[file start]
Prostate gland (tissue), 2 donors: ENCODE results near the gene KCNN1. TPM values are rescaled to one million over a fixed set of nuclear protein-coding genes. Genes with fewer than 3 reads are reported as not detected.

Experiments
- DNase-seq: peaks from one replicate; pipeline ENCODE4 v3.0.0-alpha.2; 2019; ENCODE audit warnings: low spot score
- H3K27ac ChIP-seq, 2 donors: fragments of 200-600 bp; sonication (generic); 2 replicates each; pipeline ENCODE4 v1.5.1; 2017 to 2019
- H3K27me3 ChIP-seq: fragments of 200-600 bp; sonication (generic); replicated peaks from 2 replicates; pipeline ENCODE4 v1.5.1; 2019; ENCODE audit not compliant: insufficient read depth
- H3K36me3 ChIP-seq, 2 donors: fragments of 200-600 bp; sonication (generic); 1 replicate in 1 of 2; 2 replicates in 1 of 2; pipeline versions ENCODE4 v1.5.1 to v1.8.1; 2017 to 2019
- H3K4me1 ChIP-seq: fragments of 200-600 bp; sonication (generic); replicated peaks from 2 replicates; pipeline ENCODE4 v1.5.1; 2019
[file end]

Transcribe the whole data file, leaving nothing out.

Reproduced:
Prostate gland (tissue), 2 donors: ENCODE results near the gene KCNN1. TPM values are rescaled to one million over a fixed set of nuclear protein-coding genes. Genes with fewer than 3 reads are reported as not detected.

Experiments
- DNase-seq: peaks from one replicate; pipeline ENCODE4 v3.0.0-alpha.2; 2019; ENCODE audit warnings: low spot score
- H3K27ac ChIP-seq, 2 donors: fragments of 200-600 bp; sonication (generic); 2 replicates each; pipeline ENCODE4 v1.5.1; 2017 to 2019
- H3K27me3 ChIP-seq: fragments of 200-600 bp; sonication (generic); replicated peaks from 2 replicates; pipeline ENCODE4 v1.5.1; 2019; ENCODE audit not compliant: insufficient read depth
- H3K36me3 ChIP-seq, 2 donors: fragments of 200-600 bp; sonication (generic); 1 replicate in 1 of 2; 2 replicates in 1 of 2; pipeline versions ENCODE4 v1.5.1 to v1.8.1; 2017 to 2019
- H3K4me1 ChIP-seq: fragments of 200-600 bp; sonication (generic); replicated peaks from 2 replicates; pipeline ENCODE4 v1.5.1; 2019